Accordingly, there is a continuing need for additional improvements in processes, apparatus, materials, and protocols for use in nanoimprint lithography. For example, there is need for new thin-film compositions for use in nanoimprint technology that overcome the above-mentioned problems. Thus, there is a need to provide nanoimprint resists that do not require extensive heating and cooling and which release well from untreated molds.
 In overcoming the problems associated with nanoimprint resists that do not require extensive heating and cooling and which release well from untreated molds, the present invention provides, inter alia, methods for forming patterns in a film carried on a substrate. In various aspects of the present invention, there are provided methods of:
 obtaining a mold of a material, which mold is hard relative to the film, the film including a polymeric composition capable of being deformed by said mold at a temperature of less than 200° C.;
 the mold having first and second protruding features spaced apart from each other and a recess formed thereby, the first and second features and the recess having a shape forming a mold pattern and providing at least one mold pattern lateral dimension which is less than 200 nm;
 urging the mold into the film under a molding pressure;
 the thickness of the film under the protruding features of the mold being reduced, thereby forming the mold pattern in the film;
 removing the mold from the film; and
 removing from the film the areas of reduced thickness, thereby exposing portions of the surface of the substrate which underlie the thin region such that the exposed portions of the surface of the substrate substantially replicate the mold pattern and have at least one lateral dimension which is less than 200 nm.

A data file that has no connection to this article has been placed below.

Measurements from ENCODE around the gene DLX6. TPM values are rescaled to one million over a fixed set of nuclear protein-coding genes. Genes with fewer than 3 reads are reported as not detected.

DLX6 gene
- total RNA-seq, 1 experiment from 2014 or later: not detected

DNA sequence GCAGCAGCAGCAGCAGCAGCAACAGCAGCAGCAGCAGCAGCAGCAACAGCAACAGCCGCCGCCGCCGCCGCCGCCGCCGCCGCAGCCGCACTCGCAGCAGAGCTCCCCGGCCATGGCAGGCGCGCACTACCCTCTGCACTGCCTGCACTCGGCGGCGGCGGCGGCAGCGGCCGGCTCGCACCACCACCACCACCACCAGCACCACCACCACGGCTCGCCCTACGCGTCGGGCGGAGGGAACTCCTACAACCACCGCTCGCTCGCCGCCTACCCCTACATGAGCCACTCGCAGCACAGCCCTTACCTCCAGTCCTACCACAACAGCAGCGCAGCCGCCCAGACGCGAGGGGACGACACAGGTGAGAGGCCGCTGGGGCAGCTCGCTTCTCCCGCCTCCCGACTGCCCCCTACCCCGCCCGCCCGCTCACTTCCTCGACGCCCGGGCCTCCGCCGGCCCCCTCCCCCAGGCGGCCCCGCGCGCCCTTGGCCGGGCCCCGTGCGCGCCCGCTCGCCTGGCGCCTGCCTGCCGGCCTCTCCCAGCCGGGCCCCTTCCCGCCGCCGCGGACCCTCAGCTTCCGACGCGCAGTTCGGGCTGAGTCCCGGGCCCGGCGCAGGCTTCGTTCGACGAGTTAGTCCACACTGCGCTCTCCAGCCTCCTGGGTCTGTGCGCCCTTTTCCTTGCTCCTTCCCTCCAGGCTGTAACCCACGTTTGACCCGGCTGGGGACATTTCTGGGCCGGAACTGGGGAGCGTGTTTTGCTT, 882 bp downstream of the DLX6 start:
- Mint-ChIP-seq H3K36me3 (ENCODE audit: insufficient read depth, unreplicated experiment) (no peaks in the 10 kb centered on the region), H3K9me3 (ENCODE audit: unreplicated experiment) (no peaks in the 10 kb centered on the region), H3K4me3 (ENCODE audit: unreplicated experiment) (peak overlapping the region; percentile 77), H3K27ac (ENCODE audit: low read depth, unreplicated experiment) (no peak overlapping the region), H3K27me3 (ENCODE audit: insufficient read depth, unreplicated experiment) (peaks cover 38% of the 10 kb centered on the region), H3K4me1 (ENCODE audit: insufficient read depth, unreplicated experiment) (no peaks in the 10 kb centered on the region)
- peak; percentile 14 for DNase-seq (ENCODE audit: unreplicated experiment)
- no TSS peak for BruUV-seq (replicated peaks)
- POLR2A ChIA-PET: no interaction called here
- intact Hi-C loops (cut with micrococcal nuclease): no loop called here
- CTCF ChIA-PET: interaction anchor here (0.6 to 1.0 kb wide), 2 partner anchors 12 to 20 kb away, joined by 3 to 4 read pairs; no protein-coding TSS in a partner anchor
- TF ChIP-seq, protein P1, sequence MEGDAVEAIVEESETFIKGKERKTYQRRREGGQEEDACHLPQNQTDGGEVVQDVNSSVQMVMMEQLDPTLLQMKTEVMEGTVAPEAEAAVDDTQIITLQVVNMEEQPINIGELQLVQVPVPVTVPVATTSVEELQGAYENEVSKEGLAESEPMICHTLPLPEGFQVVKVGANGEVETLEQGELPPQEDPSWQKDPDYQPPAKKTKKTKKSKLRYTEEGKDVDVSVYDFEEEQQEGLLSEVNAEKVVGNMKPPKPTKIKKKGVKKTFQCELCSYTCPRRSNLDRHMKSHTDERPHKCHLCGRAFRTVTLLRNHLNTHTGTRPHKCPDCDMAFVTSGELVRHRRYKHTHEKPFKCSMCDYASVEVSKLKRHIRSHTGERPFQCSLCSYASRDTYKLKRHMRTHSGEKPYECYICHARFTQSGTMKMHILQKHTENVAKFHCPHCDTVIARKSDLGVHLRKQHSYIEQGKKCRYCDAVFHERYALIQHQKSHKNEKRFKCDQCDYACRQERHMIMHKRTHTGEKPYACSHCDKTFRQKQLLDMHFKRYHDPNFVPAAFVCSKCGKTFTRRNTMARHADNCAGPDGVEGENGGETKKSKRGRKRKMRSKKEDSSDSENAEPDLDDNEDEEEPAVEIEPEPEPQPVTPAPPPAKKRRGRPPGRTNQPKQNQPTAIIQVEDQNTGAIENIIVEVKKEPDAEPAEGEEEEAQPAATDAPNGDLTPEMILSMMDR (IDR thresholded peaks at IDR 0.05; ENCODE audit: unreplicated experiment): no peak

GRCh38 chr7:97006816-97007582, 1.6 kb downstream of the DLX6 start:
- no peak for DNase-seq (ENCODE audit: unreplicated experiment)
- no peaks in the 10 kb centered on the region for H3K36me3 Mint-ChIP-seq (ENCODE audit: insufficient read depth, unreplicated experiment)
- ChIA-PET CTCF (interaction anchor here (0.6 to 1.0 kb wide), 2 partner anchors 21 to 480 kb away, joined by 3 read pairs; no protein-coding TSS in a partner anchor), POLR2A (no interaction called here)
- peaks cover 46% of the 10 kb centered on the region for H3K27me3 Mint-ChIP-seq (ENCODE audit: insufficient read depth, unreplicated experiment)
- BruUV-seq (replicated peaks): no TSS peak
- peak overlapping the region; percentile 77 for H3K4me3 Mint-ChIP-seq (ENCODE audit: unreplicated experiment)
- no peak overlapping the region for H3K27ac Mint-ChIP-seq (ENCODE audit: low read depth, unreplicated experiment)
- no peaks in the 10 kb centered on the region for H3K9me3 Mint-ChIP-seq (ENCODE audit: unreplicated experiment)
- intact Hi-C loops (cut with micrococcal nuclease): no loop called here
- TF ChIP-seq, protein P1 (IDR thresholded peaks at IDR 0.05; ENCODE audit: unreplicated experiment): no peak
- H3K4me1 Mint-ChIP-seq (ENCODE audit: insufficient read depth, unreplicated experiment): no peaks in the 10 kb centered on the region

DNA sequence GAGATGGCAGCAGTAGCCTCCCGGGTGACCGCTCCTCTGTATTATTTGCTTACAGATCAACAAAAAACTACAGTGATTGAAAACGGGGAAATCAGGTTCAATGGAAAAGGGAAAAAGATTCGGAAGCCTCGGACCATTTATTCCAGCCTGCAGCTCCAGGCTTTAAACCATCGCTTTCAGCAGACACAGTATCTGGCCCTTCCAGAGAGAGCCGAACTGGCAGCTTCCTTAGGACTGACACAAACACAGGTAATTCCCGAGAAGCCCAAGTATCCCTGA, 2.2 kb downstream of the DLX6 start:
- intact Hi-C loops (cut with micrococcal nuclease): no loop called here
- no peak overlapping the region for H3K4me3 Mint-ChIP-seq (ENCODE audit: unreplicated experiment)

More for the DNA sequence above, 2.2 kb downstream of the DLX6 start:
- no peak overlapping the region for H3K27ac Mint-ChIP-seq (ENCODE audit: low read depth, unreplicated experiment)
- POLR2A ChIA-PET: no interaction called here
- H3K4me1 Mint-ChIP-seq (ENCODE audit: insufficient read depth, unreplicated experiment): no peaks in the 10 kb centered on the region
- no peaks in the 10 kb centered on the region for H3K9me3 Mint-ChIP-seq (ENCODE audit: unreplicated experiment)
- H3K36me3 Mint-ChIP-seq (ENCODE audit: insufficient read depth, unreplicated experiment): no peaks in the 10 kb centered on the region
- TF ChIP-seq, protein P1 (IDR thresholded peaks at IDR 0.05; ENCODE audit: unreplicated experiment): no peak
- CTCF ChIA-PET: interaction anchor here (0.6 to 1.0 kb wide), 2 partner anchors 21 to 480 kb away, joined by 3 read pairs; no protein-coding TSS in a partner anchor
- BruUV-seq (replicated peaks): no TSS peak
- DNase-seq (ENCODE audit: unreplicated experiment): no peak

In further aspects of the invention, there are provided methods of forming a plurality of structures having at least one dimension less than 200 nm, which includes the step of imprinting a nanoimprint resist using a mold, said nanoimprint resist having a polymeric composition capable of being deformed by said mold at a temperature of less than 200° C. In this aspect of the present invention, the polymeric composition is capable of retaining the plurality of structures upon removal of said mold.
 Within additional aspects of the invention, there are provided thin films having a nanoimprint resist including a polymeric composition capable of being deformed by a mold at a temperature of less than 200° C., the mold being capable of forming a plurality of structures having at least one dimension less than 200 nm. In this aspect of the invention, the polymeric composition is capable of retaining said plurality of structures upon removal of said mold.
 In yet other aspects of the invention, there are provided nanoimprint resists including a polymeric composition capable of being deformed by a mold at a temperature of less than 200° C., the mold being capable of forming a plurality of structures having at least one dimension less than 200 nm. In this aspect of the invention, the polymeric composition is capable of retaining said plurality of structures upon removal of said mold.
 In various aspects of the present invention, new thin-film compositions are provided for use in nanoimprinting lithography. The compositions of the invention permit economical high-throughput mass production, using nanoimprint processes, of patterns having sub-50 nm features. Various compositions of the invention are selected from: (a) thermoplastic materials that are sufficiently soft at ambient conditions, or which can soften sufficiently upon additional heating to flow into the nanomold features (that thermoplastic polymer may be further polymerizable, crosslinkable, graft-linkable, or a combination thereof); and (b) liquid or flowable compositions (e.g., polymers, oligomers, monomers, cross-linking agents, lubricants and plasticizers) that can flow into the features of a nanomold, and which can be subsequently hardened using chemical means (e.g., cross-linking, polymerization, or both) or using thermophysical means (e.g., cooling through a first order transition such as known in block copolymers, or crystallization, or both; or cooling through a second order transition, such as the glass transition); or a combination of both chemical and thermophysical means.